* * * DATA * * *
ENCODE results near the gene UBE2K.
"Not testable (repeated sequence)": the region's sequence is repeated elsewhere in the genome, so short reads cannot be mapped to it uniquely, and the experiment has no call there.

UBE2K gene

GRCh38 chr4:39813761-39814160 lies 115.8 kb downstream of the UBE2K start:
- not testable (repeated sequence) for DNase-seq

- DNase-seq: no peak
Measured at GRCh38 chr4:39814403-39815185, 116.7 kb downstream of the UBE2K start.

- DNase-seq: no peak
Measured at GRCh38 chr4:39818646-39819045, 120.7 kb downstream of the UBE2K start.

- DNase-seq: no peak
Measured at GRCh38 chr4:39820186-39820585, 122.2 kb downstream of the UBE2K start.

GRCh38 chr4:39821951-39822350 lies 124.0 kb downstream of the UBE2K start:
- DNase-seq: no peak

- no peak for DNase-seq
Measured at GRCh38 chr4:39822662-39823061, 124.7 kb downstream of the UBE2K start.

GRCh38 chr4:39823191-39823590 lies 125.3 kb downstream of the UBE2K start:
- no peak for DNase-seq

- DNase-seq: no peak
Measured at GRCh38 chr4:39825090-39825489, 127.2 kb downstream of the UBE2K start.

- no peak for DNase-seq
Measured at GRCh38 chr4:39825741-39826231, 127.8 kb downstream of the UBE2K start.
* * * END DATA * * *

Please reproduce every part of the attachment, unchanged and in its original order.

ENCODE results near the gene UBE2K.
"Not testable (repeated sequence)": the region's sequence is repeated elsewhere in the genome, so short reads cannot be mapped to it uniquely, and the experiment has no call there.

UBE2K gene

GRCh38 chr4:39813761-39814160 lies 115.8 kb downstream of the UBE2K start:
- not testable (repeated sequence) for DNase-seq

- DNase-seq: no peak
Measured at GRCh38 chr4:39814403-39815185, 116.7 kb downstream of the UBE2K start.

- DNase-seq: no peak
Measured at GRCh38 chr4:39818646-39819045, 120.7 kb downstream of the UBE2K start.

- DNase-seq: no peak
Measured at GRCh38 chr4:39820186-39820585, 122.2 kb downstream of the UBE2K start.

GRCh38 chr4:39821951-39822350 lies 124.0 kb downstream of the UBE2K start:
- DNase-seq: no peak

- no peak for DNase-seq
Measured at GRCh38 chr4:39822662-39823061, 124.7 kb downstream of the UBE2K start.

GRCh38 chr4:39823191-39823590 lies 125.3 kb downstream of the UBE2K start:
- no peak for DNase-seq

- DNase-seq: no peak
Measured at GRCh38 chr4:39825090-39825489, 127.2 kb downstream of the UBE2K start.

- no peak for DNase-seq
Measured at GRCh38 chr4:39825741-39826231, 127.8 kb downstream of the UBE2K start.